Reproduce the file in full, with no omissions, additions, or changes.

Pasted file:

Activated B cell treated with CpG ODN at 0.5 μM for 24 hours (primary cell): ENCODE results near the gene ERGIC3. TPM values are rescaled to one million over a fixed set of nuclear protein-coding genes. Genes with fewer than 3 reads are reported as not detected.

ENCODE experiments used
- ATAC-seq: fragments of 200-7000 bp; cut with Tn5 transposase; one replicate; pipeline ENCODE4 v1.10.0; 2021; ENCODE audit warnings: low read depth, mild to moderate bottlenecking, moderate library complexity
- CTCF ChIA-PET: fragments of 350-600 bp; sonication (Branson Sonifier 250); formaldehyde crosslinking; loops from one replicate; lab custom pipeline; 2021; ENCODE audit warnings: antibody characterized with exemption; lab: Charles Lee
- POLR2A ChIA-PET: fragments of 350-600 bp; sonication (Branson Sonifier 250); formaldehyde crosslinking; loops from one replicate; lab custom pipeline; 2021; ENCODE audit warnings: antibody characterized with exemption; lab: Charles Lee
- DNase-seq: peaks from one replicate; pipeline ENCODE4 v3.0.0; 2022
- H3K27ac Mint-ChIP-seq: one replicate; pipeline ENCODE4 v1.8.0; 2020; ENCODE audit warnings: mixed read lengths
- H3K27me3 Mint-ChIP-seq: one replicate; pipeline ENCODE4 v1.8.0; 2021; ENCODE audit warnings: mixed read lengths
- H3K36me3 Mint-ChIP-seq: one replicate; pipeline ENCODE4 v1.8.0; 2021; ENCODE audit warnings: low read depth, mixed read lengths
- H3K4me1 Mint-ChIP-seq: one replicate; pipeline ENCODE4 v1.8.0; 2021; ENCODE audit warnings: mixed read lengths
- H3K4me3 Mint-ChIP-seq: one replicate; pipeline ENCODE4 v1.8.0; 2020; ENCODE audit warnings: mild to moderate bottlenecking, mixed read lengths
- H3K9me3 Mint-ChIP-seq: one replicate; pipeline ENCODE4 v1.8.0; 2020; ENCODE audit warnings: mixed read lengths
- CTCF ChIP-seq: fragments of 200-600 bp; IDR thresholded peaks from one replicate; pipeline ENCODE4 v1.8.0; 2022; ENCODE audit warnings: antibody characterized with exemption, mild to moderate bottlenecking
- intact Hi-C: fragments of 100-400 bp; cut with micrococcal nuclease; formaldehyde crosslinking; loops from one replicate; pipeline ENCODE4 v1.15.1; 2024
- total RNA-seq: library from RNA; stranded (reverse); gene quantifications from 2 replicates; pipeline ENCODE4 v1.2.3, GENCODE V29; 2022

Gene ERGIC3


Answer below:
Activated B cell treated with CpG ODN at 0.5 μM for 24 hours (primary cell): ENCODE results near the gene ERGIC3. TPM values are rescaled to one million over a fixed set of nuclear protein-coding genes. Genes with fewer than 3 reads are reported as not detected.

ENCODE experiments used
- ATAC-seq: fragments of 200-7000 bp; cut with Tn5 transposase; one replicate; pipeline ENCODE4 v1.10.0; 2021; ENCODE audit warnings: low read depth, mild to moderate bottlenecking, moderate library complexity
- CTCF ChIA-PET: fragments of 350-600 bp; sonication (Branson Sonifier 250); formaldehyde crosslinking; loops from one replicate; lab custom pipeline; 2021; ENCODE audit warnings: antibody characterized with exemption; lab: Charles Lee
- POLR2A ChIA-PET: fragments of 350-600 bp; sonication (Branson Sonifier 250); formaldehyde crosslinking; loops from one replicate; lab custom pipeline; 2021; ENCODE audit warnings: antibody characterized with exemption; lab: Charles Lee
- DNase-seq: peaks from one replicate; pipeline ENCODE4 v3.0.0; 2022
- H3K27ac Mint-ChIP-seq: one replicate; pipeline ENCODE4 v1.8.0; 2020; ENCODE audit warnings: mixed read lengths
- H3K27me3 Mint-ChIP-seq: one replicate; pipeline ENCODE4 v1.8.0; 2021; ENCODE audit warnings: mixed read lengths
- H3K36me3 Mint-ChIP-seq: one replicate; pipeline ENCODE4 v1.8.0; 2021; ENCODE audit warnings: low read depth, mixed read lengths
- H3K4me1 Mint-ChIP-seq: one replicate; pipeline ENCODE4 v1.8.0; 2021; ENCODE audit warnings: mixed read lengths
- H3K4me3 Mint-ChIP-seq: one replicate; pipeline ENCODE4 v1.8.0; 2020; ENCODE audit warnings: mild to moderate bottlenecking, mixed read lengths
- H3K9me3 Mint-ChIP-seq: one replicate; pipeline ENCODE4 v1.8.0; 2020; ENCODE audit warnings: mixed read lengths
- CTCF ChIP-seq: fragments of 200-600 bp; IDR thresholded peaks from one replicate; pipeline ENCODE4 v1.8.0; 2022; ENCODE audit warnings: antibody characterized with exemption, mild to moderate bottlenecking
- intact Hi-C: fragments of 100-400 bp; cut with micrococcal nuclease; formaldehyde crosslinking; loops from one replicate; pipeline ENCODE4 v1.15.1; 2024
- total RNA-seq: library from RNA; stranded (reverse); gene quantifications from 2 replicates; pipeline ENCODE4 v1.2.3, GENCODE V29; 2022

Gene ERGIC3